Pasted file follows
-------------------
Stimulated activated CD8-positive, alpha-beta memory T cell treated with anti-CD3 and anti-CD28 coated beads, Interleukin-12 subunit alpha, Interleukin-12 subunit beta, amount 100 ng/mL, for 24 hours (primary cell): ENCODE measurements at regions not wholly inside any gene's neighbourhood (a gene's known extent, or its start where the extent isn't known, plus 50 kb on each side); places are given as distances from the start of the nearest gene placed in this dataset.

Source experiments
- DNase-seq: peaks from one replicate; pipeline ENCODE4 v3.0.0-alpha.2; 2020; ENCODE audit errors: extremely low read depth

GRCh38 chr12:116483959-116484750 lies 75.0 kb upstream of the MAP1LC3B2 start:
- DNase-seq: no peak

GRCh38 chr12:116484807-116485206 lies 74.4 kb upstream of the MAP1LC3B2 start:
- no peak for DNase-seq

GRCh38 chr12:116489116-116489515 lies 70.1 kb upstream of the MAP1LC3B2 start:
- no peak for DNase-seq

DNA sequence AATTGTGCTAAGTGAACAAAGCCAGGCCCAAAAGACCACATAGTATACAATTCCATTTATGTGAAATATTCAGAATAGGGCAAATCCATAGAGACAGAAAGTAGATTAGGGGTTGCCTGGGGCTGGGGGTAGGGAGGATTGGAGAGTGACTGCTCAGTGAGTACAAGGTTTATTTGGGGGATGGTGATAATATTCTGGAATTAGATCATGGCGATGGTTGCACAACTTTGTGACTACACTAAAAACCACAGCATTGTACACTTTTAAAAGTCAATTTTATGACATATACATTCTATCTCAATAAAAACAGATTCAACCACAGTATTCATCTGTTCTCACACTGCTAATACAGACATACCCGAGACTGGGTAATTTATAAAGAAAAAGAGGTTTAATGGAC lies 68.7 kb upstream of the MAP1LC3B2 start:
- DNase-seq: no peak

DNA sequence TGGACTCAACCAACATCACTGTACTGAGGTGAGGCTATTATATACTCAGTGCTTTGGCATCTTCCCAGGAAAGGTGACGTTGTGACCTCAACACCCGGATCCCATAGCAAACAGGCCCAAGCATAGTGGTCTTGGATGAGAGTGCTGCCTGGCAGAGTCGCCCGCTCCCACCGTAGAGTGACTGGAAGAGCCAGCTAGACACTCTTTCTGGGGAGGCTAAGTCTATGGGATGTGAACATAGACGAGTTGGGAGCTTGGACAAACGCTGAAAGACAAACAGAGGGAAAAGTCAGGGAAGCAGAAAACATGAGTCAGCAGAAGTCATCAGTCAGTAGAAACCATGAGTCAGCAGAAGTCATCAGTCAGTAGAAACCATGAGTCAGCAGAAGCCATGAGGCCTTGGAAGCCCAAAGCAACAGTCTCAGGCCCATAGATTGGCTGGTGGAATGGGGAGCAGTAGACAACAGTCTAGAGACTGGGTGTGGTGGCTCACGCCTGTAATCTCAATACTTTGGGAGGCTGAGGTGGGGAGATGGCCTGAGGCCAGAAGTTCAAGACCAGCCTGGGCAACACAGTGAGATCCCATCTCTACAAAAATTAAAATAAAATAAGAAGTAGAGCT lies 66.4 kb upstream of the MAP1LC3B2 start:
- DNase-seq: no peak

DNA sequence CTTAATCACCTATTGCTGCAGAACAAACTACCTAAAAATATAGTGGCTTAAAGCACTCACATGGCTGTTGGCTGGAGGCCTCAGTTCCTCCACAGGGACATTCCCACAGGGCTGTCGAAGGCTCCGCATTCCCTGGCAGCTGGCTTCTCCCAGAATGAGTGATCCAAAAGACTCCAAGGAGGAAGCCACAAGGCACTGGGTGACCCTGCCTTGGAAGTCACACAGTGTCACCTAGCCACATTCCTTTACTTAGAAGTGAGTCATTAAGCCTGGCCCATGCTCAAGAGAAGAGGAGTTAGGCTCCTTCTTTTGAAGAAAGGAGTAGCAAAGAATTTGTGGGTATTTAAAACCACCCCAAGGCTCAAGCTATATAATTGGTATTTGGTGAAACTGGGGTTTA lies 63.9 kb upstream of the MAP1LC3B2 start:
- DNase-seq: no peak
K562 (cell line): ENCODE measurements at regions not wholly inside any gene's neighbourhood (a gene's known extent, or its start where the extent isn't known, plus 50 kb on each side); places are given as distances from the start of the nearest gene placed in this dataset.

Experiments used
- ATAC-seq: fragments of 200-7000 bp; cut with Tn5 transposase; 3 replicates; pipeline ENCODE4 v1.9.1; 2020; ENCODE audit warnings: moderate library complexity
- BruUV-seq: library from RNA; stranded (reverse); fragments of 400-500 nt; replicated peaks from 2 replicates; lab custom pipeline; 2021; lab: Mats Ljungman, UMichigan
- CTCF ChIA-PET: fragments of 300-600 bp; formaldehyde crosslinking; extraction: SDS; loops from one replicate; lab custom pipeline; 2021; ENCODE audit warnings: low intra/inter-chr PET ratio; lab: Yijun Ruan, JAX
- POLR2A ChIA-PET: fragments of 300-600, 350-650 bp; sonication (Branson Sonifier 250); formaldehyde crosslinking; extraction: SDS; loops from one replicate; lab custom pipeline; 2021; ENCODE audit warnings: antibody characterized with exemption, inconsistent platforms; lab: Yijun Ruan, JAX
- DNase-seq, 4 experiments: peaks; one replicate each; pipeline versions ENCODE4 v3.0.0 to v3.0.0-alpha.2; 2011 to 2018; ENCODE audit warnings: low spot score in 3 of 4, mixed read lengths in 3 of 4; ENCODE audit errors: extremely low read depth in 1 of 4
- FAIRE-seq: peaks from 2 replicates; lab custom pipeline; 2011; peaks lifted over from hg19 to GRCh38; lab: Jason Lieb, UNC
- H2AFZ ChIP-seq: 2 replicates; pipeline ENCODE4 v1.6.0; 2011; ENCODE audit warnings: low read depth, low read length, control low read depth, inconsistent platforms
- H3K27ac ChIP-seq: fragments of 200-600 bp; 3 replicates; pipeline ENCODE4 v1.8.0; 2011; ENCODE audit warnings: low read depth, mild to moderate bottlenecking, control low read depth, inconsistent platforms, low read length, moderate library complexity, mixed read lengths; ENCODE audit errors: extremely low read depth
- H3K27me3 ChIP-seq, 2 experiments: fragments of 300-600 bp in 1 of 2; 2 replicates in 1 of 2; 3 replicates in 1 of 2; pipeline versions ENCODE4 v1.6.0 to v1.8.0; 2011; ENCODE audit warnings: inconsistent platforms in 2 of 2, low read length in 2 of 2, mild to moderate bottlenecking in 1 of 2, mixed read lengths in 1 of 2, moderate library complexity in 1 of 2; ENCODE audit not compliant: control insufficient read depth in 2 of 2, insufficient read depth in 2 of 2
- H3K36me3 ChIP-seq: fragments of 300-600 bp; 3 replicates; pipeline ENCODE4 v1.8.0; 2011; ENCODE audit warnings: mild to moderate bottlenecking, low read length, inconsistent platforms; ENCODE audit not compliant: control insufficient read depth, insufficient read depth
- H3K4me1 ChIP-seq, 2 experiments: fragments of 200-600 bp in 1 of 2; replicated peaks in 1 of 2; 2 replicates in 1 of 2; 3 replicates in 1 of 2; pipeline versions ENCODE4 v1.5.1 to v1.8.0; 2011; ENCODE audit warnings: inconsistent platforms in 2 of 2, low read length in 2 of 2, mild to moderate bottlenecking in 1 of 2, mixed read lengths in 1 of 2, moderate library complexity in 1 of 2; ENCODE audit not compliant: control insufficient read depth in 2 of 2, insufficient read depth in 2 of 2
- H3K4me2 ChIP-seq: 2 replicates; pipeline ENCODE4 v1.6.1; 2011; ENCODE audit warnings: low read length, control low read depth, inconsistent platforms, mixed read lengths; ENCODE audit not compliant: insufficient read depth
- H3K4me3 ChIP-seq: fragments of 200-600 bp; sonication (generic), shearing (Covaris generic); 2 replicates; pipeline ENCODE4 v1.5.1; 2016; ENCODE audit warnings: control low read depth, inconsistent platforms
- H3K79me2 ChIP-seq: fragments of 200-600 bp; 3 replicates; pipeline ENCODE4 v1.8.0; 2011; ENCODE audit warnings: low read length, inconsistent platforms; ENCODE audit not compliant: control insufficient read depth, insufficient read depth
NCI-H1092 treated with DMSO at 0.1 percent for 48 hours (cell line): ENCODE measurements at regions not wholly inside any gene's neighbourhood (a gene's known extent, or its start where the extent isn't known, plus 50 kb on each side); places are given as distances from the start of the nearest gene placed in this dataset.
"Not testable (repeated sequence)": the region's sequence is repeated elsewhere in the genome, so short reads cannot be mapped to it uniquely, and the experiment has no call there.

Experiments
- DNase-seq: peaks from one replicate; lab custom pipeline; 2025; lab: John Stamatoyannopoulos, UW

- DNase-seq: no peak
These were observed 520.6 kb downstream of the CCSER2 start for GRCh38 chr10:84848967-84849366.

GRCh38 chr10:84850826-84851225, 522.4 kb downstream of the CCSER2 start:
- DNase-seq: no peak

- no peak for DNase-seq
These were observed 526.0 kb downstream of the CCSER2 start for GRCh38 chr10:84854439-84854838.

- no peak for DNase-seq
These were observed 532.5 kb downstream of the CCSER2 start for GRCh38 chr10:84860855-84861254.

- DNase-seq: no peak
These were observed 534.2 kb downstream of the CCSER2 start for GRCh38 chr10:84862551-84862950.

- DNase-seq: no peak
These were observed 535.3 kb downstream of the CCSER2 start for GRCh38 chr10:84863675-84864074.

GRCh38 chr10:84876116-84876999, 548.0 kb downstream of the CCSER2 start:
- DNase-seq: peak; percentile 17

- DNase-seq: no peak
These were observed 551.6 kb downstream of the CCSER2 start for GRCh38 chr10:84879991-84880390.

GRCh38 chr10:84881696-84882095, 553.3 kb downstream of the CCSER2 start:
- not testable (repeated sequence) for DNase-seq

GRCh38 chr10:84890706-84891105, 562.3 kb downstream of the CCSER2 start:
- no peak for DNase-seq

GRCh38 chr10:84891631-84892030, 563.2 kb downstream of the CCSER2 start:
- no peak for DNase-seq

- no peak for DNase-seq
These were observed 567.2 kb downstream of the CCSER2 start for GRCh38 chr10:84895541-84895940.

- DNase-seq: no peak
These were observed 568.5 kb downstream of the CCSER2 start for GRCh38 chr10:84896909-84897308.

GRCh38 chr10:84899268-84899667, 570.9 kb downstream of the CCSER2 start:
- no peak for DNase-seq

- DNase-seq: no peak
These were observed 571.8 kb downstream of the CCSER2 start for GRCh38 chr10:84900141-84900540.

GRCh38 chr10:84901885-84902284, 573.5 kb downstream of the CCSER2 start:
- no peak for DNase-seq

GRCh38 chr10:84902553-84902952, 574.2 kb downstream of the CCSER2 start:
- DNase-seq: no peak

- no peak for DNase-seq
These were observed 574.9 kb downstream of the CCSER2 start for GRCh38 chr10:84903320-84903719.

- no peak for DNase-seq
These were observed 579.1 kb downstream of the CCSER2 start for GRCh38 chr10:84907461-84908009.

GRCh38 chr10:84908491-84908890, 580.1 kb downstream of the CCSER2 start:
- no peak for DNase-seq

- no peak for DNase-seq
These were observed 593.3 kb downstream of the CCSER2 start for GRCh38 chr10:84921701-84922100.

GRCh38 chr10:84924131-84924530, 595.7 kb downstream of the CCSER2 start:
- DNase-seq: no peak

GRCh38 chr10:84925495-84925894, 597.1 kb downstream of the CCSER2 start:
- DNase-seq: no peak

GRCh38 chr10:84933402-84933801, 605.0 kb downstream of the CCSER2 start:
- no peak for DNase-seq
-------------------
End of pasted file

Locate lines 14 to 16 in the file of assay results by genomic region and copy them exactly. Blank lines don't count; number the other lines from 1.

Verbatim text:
DNA sequence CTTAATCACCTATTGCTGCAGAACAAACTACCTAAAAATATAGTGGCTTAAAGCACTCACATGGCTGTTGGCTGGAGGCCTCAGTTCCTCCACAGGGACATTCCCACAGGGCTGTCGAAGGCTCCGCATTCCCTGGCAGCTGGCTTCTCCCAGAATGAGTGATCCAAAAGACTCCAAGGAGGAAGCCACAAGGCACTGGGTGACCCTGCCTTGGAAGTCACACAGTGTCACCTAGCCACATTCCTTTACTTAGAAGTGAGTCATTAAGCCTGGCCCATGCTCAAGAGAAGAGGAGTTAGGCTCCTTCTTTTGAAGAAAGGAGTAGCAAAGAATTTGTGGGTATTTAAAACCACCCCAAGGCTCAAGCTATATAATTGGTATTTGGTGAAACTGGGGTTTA lies 63.9 kb upstream of the MAP1LC3B2 start:
- DNase-seq: no peak
K562 (cell line): ENCODE measurements at regions not wholly inside any gene's neighbourhood (a gene's known extent, or its start where the extent isn't known, plus 50 kb on each side); places are given as distances from the start of the nearest gene placed in this dataset.